“Christmas Blood delivers the jolly goods. The setting is beautiful…[and] gory enough to suffice the thirst of horror fans. Christmas Blood was an enjoyable, bloody sleigh ride that will make a great addition to your holiday-horror binge-fests.” – HorrorGeekLife
“In the tonal vein of Guy Ritchie or Quentin Tarantino, Germany’s Snowflake brings an ensemble of insanity to the viewer. It channels multiple plotlines in a hyper-stylish what-the-fuck of filmmaking. It does a little reality bending, too, going meta with the first oddball story it introduces. Both crime and horror violence share screen time with the film’s sense of humor, the blood and chuckles frequently overlapping, The eclectic ensemble of plots and people and textures is an embarrassment of riches. Snowflake knows how to navigate around its maze of meta mind-fuckery. It ably keeps the viewer on its toes and in suspense rather than confused and befuddled. – FilmPhreak
“Snowflake takes all the Grimm Fairy Tales familiar elements and turns them on their head. Without a doubt, this film’s strongest asset is its inventive premise. Characters destinies are constantly being altered by an author who is composing a screenplay as the story unfolds. And this gives the film an anything can happen vibe that greatly works to its advantage. From a production standpoint, there is not an area where this film does not deliver and then some. The well-constructed narrative moves along at a brisk moment and there is rarely a moment to your breath. The characters are well-defined and their motivations are never in doubt. Performance wise the cast are all very good in their respective roles. Ultimately, Snowflake is a modern-day return to Fairy Tales with a more sinister tone.” – 10kbullets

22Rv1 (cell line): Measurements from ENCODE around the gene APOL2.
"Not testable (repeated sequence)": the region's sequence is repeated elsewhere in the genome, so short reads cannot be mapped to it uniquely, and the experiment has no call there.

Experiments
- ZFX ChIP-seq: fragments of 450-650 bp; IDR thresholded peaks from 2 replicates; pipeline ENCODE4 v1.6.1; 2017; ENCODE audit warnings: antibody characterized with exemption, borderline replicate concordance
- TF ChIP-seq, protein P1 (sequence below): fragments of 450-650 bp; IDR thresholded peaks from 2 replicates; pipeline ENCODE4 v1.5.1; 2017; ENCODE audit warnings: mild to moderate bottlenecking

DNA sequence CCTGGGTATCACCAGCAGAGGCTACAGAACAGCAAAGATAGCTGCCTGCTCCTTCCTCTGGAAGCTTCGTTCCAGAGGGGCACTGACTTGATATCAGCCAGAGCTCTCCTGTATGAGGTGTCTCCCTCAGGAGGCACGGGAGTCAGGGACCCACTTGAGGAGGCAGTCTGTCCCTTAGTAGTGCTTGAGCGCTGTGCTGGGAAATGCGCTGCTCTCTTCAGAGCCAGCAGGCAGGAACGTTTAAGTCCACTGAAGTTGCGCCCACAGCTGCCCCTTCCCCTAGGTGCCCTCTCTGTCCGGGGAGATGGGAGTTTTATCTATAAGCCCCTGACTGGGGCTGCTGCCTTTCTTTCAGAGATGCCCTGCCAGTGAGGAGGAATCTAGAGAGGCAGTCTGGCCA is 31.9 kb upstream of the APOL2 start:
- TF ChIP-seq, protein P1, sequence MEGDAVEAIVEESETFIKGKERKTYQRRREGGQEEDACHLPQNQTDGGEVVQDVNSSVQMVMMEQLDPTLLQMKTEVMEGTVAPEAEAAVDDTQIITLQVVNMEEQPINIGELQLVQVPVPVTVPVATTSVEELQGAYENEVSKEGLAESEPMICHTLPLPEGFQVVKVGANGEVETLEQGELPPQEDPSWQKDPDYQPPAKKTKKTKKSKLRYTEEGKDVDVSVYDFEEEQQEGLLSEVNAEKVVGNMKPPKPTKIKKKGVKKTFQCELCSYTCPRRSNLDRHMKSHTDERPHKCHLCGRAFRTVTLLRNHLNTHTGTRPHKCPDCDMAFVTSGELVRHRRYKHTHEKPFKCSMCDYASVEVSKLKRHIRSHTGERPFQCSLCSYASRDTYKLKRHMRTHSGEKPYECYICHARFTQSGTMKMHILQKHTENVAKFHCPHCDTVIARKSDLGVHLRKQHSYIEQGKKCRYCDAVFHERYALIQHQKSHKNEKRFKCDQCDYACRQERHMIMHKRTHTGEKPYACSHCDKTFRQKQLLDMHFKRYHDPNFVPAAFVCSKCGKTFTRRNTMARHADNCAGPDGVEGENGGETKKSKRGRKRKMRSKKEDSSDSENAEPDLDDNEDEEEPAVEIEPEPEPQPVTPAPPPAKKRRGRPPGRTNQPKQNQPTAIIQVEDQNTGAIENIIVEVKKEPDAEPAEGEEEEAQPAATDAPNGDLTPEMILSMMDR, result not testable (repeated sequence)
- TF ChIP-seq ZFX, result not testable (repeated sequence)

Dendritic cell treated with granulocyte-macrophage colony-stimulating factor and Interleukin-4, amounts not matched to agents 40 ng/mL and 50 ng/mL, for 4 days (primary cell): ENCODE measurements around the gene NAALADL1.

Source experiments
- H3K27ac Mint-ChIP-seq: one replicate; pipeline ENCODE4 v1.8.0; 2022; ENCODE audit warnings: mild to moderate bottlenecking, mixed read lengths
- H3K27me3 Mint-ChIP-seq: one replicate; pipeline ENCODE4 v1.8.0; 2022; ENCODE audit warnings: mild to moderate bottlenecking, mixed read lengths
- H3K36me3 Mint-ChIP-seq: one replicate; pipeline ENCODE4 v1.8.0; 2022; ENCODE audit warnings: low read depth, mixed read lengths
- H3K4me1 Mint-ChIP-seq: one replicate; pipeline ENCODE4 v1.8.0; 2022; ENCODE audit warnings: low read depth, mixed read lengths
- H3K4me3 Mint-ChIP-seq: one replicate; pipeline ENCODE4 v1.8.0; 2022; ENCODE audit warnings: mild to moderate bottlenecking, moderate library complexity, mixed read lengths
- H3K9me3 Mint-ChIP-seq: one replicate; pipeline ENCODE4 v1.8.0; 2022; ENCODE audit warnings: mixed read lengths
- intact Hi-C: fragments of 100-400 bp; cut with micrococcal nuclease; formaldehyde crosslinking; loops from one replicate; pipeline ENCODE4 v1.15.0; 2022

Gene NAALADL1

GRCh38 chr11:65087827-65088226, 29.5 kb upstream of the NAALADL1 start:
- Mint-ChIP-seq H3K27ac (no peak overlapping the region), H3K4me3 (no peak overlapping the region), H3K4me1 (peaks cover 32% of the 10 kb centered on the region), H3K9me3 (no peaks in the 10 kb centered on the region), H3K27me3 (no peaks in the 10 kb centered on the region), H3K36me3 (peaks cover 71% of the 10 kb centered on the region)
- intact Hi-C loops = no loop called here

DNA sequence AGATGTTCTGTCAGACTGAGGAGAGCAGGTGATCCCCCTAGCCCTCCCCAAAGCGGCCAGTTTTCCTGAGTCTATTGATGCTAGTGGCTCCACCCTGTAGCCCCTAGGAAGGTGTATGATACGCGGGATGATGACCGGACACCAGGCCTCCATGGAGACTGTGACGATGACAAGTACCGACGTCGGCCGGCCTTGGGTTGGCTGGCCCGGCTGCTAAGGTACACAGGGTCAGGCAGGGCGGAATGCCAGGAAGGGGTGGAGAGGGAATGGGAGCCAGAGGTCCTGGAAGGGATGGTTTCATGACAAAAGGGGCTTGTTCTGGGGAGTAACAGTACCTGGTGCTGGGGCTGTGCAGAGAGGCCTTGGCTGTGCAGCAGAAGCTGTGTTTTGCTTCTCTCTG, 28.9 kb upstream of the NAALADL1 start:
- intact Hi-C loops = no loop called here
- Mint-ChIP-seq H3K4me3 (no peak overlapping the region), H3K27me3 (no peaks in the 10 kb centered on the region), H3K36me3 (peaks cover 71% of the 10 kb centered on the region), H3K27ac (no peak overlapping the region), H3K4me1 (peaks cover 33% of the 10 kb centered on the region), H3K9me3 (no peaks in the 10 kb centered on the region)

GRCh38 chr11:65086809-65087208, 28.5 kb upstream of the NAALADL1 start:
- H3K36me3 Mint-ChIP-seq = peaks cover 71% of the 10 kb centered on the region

“[A] yuletide splattering spectacular. Kiil writes and directs a new horror-holiday classic of the Norwegian variety that turns the jolly, red nose, cookie-eating fat guy into an axe wielding maniac. Christmas Blood is a retro-grade horror film that very merrily feels like a product of the Golden Age of slasher-survival genre from the 1980’s with a powerful and unstoppable aggressive killer, a delectable high body count.” – ItsBlogginEvil
Bloody Disgusting released its “Horror’s 10 Most Disturbing Moments of 2018!” and the “winners” included Lucio A. Rojas’ Trauma. To be honest, not a shock by anyone here in the Artsploitation offices but the real surprise was that the film won for not just a single moment but for the entire film.
Here is what Meagan Navarro wrote:
Trauma – All of it Meet this year’s A Serbian Film. Written and directed by Lucio A. Rojas, Trauma is an indictment on the political horrors of Chile’s recent past, specifically the military dictatorship of Pinochet. In other words, it’s a malicious onslaught of extreme horror not for the weak hearted. It’s graphic, it’s sickening, and effectively repugnant. It opens with a boy being forced to have sex with his mother for being a communist. That’s just the opening. Rape, incest, necrophilia, torture, pain, and lots of gore, Rojas unleashes a deep well of pent-up rage on screen. It’s savage and gut-churning.